A smaller stature has not held back Seth Jarvis.
Seeing an astounding 59-point improvement with the Portland Winterhawks last season, the then second-year centre was the league’s best breakout star who ultimately finished a dominant sophomore campaign with a team-leading 98 points that counted 42 goals with 56 assists and ranked second in the WHL scoring race.
A diminutive dangler who is equally effective at setting up teammates as he is at finding the back of the net himself, Jarvis was one of the top-ranked talents entering the 2020 NHL Draft who later heard his name called 13th overall by the Carolina Hurricanes. Shortly thereafter, Jarvis then began the year in the pro ranks, suiting up for nine contests with the Hurricanes’ top farm club where he dazzled to the tune of seven goals and four assists for 11 points before returning to the Winterhawks for further seasoning.
Jarvis reflected on his play with Portland, offered his advice to fellow undersized skaters, and more in the latest edition of the CHL Sunday Spotlight presented by WINMAR:
What do you attribute to your offensive breakout last season?
Last season, I had a lot more confidence in my game and I was gifted a bigger role. I think I played with great teammates like Jaydon Dureau and he and I really clicked. With the mix of that and the coaching staff helping me out in a bigger role, it all kind of fell into place.
What are your goals for this season?
I think my goal and the team goal this season is to catch Everett. They are a few points ahead of us in our division. That is everyone’s No. 1 goal, to catch them and make it interesting in these final games.
How often are you in communication with the Hurricanes?
I talked to them fairly often. I was in Carolina for a while before the season. Now it is probably biweekly that I talk to someone from the organization, whether it is a player development guy or a scout, just checking in and seeing how I am doing and giving me little things to work on in every game.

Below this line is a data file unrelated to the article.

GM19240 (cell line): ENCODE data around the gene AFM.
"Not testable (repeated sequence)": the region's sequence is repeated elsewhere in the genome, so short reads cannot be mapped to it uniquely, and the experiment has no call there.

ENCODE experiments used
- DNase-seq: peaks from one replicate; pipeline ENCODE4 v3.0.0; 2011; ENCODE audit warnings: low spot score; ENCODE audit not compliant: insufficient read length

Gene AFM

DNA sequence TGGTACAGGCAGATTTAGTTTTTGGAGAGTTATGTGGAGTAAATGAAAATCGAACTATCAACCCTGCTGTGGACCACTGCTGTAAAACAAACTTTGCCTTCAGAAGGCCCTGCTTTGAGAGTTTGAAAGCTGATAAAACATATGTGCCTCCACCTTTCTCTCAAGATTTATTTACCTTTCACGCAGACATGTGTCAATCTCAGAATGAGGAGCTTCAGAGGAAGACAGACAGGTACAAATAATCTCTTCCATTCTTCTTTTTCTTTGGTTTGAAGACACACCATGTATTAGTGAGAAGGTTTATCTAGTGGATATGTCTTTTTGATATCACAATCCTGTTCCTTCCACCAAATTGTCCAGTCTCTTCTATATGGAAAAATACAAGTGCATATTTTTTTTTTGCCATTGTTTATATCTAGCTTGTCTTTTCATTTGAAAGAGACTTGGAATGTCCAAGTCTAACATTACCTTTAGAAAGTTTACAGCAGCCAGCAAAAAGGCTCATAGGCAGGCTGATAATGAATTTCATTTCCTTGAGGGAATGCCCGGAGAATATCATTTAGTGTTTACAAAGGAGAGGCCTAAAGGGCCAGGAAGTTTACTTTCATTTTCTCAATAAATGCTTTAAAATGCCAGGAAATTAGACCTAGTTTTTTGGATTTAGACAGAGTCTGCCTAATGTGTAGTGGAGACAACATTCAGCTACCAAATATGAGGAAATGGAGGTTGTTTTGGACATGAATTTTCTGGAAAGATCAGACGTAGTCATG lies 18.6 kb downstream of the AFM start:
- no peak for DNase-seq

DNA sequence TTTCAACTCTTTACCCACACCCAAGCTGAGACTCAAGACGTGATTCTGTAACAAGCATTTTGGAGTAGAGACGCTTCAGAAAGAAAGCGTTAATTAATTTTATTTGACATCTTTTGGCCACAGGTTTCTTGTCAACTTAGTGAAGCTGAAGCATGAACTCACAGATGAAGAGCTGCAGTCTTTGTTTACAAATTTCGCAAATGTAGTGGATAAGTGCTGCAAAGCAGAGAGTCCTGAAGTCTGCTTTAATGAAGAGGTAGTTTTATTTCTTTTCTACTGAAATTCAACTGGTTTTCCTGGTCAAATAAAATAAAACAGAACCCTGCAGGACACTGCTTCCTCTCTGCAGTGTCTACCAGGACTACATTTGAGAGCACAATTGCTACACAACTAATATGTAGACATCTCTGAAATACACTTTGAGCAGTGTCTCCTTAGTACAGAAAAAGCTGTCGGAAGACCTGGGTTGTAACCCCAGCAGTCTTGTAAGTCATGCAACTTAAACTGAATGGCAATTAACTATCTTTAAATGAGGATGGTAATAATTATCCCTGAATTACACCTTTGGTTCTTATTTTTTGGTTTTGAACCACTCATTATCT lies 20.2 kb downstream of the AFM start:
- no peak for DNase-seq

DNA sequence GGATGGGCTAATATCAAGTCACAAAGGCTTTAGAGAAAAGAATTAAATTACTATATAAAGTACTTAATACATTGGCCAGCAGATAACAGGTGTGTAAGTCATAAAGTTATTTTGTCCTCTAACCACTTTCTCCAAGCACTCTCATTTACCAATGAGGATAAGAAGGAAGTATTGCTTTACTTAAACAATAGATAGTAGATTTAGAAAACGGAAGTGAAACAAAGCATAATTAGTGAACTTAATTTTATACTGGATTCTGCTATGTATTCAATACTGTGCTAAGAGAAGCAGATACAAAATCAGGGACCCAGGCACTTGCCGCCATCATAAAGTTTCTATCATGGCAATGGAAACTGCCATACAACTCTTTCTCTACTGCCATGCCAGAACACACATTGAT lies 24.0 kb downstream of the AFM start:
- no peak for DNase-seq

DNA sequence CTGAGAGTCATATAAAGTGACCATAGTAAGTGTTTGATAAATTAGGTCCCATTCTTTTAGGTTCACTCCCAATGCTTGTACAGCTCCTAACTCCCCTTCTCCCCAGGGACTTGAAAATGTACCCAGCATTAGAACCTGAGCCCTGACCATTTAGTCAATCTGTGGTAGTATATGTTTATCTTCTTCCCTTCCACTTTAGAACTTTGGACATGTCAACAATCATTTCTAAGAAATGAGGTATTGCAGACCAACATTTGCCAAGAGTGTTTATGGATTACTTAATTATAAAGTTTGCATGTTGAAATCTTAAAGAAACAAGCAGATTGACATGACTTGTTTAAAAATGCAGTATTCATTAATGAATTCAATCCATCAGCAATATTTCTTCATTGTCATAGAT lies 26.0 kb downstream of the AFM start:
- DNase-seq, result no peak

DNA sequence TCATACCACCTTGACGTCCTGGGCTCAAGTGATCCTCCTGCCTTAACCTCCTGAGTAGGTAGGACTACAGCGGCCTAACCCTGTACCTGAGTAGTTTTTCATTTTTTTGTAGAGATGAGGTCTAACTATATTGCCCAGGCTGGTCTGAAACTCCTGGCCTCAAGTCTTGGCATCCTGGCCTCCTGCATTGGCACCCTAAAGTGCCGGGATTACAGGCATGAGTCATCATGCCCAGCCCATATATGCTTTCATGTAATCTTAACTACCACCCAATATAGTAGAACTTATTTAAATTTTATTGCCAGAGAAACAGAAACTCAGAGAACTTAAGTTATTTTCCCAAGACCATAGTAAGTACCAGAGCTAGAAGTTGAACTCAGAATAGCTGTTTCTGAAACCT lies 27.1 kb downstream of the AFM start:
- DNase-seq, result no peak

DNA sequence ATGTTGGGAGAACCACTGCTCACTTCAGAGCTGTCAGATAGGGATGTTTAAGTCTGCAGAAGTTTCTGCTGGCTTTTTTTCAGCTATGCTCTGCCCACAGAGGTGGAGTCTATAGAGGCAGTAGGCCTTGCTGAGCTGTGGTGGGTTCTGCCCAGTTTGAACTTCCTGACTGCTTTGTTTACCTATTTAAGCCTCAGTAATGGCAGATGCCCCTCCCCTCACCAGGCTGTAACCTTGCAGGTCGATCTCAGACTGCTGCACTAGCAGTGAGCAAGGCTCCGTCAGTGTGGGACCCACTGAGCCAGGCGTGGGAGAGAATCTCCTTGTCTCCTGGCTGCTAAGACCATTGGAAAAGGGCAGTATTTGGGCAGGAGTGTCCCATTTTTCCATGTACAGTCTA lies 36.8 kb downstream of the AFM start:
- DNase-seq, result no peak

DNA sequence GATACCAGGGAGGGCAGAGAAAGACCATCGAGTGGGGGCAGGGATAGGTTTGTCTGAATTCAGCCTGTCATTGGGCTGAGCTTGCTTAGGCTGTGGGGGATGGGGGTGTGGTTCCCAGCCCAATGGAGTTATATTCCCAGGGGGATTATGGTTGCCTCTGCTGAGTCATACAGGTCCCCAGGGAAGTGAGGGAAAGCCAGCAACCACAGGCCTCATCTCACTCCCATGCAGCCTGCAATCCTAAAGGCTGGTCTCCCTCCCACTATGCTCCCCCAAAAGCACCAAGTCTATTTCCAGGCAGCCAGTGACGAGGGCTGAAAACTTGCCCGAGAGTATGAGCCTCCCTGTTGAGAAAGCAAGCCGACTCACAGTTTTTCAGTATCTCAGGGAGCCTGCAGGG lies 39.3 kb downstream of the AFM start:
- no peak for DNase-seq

What advice would you give to other undersized players?
My advice to an undersized player would be to just not look at it as a disadvantage. Obviously, it is nicer to be a bigger player, but as an undersized guy, you definitely have advantages, whether it is speed, quickness, you can get under guys because your centre of gravity allows for it. There are definitely a lot of advantages to being a little bit smaller and being able to get into the dirty areas and use your body a little bit more than somebody who is a little bit bigger.
Which NHL player do you model your game after and why?
I try to model my game after Brayden Point from Tampa Bay. He is someone who I have looked up to these last couple of years. He has really taken off in the NHL and has really put himself into a superstar category. He is someone who I look at who is a little bit smaller but who makes a huge impact on the game, not only offensively but defensively as well.